In Critique and Disclosure, Nikolas Kompridis argues provocatively for a richer and more time-responsive critical theory. He calls for a shift in the normative and critical emphasis of critical theory from the narrow concern with rules and procedures of Jürgen Habermas's model to a change-enabling disclosure of possibility and the enlargement of meaning.
Historical conflict no longer opposes two massive molar heaps, two classes—;the exploited and the exploiters, the dominant and dominated, managers and workers—between which, in each individual case, it would be possible to differentiate. The front line no longer cuts through the middle of society; it now runs through each one of us. . . "
Controversies over such issues as nuclear waste, genetically modified organisms, asbestos, tobacco, gene therapy, avian flu, and cell phone towers arise almost daily as rapid scientific and technological advances create uncertainty and bring about unforeseen concerns.
"Society no longer exists, at least in the sense of a differentiated whole. There is only a tangle of norms and mechanisms through which THEY hold together the scattered tatters of the global biopolitical fabric, through which THEY prevent its violent disintegration. Empire is the administrator of this desolation, the supreme manager of a process of listless implosion."
—from Introduction to Civil War
Today democracy is both exalted as the "best means to realize human rights" and seen as weakened because of globalization and delegation of authority beyond the nation-state. In this provocative book, James Bohman argues that democracies face a period of renewal and transformation and that democracy itself needs redefinition according to a new transnational ideal.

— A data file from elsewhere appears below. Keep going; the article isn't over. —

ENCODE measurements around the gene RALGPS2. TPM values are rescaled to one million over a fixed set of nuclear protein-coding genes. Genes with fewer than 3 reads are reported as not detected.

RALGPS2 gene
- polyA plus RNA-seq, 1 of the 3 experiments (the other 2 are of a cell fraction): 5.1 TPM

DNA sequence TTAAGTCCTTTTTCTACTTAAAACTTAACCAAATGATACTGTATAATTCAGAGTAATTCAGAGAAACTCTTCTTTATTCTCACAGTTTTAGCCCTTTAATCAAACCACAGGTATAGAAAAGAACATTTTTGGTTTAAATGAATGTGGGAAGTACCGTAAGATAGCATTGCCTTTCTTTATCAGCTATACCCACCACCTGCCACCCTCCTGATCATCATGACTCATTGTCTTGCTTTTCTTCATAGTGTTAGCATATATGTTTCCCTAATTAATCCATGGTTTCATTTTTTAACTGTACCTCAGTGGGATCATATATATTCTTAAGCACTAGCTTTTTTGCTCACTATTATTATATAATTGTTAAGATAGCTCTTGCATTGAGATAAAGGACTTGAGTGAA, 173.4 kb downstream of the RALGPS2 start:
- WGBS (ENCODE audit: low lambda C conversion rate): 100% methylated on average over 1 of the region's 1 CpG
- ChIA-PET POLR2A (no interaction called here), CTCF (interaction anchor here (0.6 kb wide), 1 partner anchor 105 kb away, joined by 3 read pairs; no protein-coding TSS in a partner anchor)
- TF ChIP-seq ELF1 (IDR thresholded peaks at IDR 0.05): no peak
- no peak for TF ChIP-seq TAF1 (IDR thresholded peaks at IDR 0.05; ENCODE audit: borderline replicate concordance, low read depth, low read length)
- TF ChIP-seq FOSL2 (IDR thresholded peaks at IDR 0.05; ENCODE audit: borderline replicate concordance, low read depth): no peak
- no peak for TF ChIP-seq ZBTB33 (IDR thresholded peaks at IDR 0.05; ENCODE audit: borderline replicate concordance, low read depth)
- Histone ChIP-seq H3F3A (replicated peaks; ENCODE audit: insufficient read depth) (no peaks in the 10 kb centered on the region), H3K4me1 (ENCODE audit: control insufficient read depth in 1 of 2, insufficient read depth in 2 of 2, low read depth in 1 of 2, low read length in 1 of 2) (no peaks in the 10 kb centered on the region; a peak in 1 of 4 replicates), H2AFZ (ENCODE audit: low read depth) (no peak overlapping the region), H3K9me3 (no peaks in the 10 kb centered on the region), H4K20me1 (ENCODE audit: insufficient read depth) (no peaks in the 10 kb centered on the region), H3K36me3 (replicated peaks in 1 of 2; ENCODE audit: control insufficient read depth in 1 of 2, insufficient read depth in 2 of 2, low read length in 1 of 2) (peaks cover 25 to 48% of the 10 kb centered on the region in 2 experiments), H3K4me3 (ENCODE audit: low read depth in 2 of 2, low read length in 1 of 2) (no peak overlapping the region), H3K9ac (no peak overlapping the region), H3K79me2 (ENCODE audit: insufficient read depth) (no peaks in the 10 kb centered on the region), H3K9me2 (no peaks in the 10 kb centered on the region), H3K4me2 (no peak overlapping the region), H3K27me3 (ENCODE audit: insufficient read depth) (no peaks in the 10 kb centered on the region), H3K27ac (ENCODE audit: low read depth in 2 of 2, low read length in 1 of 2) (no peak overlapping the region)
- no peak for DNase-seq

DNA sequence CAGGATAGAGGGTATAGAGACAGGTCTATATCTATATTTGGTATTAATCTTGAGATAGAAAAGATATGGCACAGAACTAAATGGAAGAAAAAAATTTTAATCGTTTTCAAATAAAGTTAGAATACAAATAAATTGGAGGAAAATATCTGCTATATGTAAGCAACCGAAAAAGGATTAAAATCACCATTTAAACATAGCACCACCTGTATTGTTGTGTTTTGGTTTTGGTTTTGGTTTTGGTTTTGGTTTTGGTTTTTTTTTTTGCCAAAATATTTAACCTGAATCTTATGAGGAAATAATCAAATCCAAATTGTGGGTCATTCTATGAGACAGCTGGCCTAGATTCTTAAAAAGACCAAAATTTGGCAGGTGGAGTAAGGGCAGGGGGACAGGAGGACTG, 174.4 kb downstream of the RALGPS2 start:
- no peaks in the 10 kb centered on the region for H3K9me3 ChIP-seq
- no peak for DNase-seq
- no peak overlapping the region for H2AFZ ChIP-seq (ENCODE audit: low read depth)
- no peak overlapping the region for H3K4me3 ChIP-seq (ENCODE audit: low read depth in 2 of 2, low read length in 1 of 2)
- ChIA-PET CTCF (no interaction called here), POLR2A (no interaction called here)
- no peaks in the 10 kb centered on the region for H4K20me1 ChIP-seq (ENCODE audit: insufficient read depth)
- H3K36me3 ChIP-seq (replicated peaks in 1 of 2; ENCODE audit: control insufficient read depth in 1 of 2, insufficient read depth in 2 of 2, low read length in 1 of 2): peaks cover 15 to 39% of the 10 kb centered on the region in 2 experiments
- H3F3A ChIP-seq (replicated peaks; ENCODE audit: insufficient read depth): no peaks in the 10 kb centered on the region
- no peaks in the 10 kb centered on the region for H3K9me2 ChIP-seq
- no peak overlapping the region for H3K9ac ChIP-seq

On the eve of its fifth decade, the Israeli occupation in the Palestinian territories can no longer be considered a temporary aberration. Israel's control over Palestinian life, society, space and land has become firmly entrenched while acquiring more sophisticated and enduring forms.
Thirty years of "crisis," mass unemployment, and flagging growth, and they still want us to believe in the economy. . . . We have to see that the economy is itself the crisis. It's not that there's not enough work, it's that there is too much of it.
—from The Coming Insurrection
The ongoing expansion in the field of citizenship studies is one of the most important and remarkable recent trends in social sciences and humanities research. Some scholars raise questions about citizenship within a larger critique of liberalism and its institutions; others point to citizenship's inherently exclusionary nature. This volume examines—without advocating any ideological agenda—the evolving meaning of citizenship, with an eye to the future.
This volume examines continuities and change in the normative underpinnings of both ancient and modern practices of political governance, public duties, private virtues, and personal rights and responsibilities. As such, it stands at the multi-disciplinary intersection between the practice of democratic citizenship and the exercise of political ethics.
Democracy is not in steady state, and democratizations are open-ended processes; they depend on structures and functions in systemic contexts that idiosyncratically evolve in tone, tenor, direction, and pace over time. They affect and are affected by scores of determinants, both perceived and hypothetical. In interlinked chapters that span a number of disciplines, this volume reexamines the basic traits, the comparable outcomes, and the self-defining dynamics of some of the more widely attempted versions of democracy across the world.